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Gas up Before the Weekend

Taylor Muckerman
October 5, 2012

Evidence of the influence that refiners' activities have over the price of gasoline at the pump has been on full display in the U.S. the past few weeks. Across the country, prices have been creeping up as the crack spread – the margin between what price refineries purchase crude at and what they sell it for as a finished product – has risen to $30.45/barrel. This figure is greater than three times the five-year average of $8.51. Contributing factors to this outsized spread have included refinery maintenance schedules, unforeseen mishaps, and shutdowns of entire plants. When supplies are tight, events such as these expose this relationship even more.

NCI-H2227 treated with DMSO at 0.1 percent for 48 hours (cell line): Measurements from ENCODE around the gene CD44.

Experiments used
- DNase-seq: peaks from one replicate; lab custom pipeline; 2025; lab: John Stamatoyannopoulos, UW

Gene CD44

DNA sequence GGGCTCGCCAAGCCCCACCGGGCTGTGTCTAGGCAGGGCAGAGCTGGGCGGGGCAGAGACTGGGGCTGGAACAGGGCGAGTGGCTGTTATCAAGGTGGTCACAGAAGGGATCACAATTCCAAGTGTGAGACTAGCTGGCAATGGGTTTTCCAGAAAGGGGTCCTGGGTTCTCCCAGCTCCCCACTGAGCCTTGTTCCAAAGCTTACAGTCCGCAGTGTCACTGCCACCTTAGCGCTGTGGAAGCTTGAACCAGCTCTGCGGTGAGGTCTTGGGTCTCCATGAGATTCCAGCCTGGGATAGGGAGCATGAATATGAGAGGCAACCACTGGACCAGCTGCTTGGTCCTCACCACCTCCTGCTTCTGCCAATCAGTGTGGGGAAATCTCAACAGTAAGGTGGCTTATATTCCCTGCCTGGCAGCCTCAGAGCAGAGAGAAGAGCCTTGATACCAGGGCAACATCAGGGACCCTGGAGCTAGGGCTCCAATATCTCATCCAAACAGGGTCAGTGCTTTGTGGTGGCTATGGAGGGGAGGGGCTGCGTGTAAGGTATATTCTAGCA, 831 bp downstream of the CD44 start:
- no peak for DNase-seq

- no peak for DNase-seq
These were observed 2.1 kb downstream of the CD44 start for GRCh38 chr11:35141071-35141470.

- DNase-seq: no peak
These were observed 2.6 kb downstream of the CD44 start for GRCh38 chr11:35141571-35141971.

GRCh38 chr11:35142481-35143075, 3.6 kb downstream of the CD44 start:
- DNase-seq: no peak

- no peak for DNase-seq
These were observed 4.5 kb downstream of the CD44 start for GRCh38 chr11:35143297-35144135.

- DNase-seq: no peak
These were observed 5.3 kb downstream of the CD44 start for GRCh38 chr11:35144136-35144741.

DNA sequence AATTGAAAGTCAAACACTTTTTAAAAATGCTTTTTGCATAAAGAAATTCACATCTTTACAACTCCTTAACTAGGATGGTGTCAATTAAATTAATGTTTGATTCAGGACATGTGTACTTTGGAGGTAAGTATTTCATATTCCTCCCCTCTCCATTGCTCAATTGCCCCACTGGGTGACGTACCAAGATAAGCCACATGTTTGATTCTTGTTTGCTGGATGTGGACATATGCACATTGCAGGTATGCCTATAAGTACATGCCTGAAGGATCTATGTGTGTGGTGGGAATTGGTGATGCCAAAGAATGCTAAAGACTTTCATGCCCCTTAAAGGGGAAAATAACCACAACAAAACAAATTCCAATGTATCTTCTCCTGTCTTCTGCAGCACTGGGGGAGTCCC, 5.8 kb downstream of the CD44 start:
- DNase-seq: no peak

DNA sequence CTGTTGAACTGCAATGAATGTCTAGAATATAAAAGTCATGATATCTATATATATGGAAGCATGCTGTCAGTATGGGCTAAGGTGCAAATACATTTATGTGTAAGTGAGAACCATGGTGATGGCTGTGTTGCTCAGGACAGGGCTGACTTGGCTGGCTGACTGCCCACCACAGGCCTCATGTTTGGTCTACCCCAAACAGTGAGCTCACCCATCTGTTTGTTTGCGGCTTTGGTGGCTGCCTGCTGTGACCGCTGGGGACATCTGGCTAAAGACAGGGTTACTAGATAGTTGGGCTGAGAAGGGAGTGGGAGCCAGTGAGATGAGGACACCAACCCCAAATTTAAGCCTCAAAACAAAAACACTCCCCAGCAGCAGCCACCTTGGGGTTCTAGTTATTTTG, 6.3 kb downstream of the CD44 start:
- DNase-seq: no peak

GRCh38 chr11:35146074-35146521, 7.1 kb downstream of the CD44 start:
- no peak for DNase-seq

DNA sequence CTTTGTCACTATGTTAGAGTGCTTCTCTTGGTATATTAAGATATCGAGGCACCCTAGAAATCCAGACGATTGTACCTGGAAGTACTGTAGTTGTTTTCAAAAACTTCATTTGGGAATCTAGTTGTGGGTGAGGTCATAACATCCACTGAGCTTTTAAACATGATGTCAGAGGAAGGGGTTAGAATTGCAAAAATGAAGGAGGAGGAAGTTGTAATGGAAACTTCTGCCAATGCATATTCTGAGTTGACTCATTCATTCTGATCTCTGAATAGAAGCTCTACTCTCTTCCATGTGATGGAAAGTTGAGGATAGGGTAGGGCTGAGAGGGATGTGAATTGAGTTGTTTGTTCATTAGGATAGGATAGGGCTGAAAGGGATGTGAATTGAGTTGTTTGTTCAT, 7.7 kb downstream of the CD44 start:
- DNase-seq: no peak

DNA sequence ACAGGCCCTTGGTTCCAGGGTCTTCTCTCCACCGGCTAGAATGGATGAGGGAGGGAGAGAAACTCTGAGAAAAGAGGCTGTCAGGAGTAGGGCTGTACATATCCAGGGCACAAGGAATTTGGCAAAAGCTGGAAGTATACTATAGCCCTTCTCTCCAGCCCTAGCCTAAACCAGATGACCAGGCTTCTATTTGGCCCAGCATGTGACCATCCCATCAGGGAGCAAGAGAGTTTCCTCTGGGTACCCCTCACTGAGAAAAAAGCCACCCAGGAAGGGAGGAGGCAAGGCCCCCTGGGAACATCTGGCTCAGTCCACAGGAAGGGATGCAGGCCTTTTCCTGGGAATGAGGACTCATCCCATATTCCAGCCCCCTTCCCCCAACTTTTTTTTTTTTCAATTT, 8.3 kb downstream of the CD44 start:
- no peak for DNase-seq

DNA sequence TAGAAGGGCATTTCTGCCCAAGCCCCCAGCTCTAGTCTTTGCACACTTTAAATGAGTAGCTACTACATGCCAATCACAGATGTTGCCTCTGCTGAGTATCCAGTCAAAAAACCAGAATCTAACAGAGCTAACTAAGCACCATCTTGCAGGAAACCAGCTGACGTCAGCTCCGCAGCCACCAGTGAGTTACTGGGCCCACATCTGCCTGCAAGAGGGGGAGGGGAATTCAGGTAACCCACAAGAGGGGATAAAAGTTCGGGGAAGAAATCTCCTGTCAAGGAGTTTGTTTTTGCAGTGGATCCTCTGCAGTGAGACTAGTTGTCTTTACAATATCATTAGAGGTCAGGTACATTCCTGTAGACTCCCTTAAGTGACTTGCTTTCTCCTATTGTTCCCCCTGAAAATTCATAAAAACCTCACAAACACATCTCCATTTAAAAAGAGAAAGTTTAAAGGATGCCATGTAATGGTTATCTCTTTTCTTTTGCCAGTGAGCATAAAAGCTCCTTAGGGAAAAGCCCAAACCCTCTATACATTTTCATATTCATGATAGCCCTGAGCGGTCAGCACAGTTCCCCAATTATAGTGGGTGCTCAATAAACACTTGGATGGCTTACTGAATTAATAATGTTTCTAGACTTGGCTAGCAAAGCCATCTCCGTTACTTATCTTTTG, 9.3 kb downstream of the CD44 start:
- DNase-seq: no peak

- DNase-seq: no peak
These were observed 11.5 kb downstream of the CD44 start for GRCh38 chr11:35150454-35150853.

While the U.S. is becoming less and less dependent on oil imports, disruptions in international refining capacity, especially in Canada and Europe, can have a dramatic effect on the prices that we pay. Maintenance in both of these areas has pushed gasoline inventories along the Atlantic coast to 12-year lows. The largest refinery in Europe, run by Royal Dutch Shell (NYSE: RDS-A  ) , has taken the key out of its Netherlands-based operations for scheduled maintenance. Almost in tandem, Valero (NYSE: VLO  ) decided to work on its Pembroke refinery in Wales for eight weeks. Add to this recent supply disruptions at refineries in California,